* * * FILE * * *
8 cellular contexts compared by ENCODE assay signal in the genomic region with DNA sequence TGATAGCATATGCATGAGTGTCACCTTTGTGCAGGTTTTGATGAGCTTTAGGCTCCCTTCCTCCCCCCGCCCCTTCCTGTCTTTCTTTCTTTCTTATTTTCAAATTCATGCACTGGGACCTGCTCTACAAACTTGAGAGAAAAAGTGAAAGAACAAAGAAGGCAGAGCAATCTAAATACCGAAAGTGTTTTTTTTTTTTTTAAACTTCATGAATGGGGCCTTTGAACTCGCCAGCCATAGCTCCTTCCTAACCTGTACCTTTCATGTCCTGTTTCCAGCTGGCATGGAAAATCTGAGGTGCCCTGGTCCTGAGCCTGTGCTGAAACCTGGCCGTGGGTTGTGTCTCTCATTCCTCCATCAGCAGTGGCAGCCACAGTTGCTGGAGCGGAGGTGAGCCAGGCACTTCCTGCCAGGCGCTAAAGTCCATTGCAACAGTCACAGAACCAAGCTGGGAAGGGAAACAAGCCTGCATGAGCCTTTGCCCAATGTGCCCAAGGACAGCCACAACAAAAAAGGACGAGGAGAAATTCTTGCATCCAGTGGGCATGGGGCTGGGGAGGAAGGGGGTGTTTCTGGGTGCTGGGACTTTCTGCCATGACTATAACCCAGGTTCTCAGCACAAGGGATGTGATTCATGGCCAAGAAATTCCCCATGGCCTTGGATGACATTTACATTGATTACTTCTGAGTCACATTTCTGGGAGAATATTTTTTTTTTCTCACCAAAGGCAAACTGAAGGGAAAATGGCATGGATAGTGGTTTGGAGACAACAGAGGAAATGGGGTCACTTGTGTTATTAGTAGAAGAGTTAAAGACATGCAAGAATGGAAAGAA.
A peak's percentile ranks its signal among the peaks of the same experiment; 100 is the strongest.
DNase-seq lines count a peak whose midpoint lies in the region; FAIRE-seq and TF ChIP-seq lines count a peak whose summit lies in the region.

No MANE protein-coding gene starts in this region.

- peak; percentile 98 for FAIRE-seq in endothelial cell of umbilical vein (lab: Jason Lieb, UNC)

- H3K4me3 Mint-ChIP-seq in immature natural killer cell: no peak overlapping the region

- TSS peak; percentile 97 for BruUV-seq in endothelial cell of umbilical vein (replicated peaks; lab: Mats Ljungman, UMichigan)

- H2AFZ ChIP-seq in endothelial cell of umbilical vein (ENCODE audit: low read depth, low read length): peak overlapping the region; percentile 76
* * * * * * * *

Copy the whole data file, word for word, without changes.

8 cellular contexts compared by ENCODE assay signal in the genomic region with DNA sequence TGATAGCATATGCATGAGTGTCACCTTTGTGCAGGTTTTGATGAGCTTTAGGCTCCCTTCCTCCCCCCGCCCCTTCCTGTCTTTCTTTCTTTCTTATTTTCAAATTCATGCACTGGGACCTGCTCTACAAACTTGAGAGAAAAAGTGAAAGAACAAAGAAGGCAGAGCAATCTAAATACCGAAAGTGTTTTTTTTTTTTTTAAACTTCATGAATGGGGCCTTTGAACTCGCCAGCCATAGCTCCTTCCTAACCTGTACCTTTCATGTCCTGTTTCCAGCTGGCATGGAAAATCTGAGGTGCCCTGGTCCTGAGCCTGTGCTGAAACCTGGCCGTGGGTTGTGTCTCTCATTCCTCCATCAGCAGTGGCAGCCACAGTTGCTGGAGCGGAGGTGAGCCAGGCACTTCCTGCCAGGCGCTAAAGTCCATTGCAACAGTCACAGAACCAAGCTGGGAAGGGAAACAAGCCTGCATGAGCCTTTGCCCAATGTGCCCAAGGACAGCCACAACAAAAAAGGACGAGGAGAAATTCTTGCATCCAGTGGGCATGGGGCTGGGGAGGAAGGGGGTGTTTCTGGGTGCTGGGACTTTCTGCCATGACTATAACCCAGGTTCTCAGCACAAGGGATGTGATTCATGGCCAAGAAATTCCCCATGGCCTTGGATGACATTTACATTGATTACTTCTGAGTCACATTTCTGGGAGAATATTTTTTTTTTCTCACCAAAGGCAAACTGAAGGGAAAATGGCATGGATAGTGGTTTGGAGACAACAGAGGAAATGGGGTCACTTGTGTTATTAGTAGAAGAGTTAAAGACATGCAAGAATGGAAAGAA.
A peak's percentile ranks its signal among the peaks of the same experiment; 100 is the strongest.
DNase-seq lines count a peak whose midpoint lies in the region; FAIRE-seq and TF ChIP-seq lines count a peak whose summit lies in the region.

No MANE protein-coding gene starts in this region.

- peak; percentile 98 for FAIRE-seq in endothelial cell of umbilical vein (lab: Jason Lieb, UNC)

- H3K4me3 Mint-ChIP-seq in immature natural killer cell: no peak overlapping the region

- TSS peak; percentile 97 for BruUV-seq in endothelial cell of umbilical vein (replicated peaks; lab: Mats Ljungman, UMichigan)

- H2AFZ ChIP-seq in endothelial cell of umbilical vein (ENCODE audit: low read depth, low read length): peak overlapping the region; percentile 76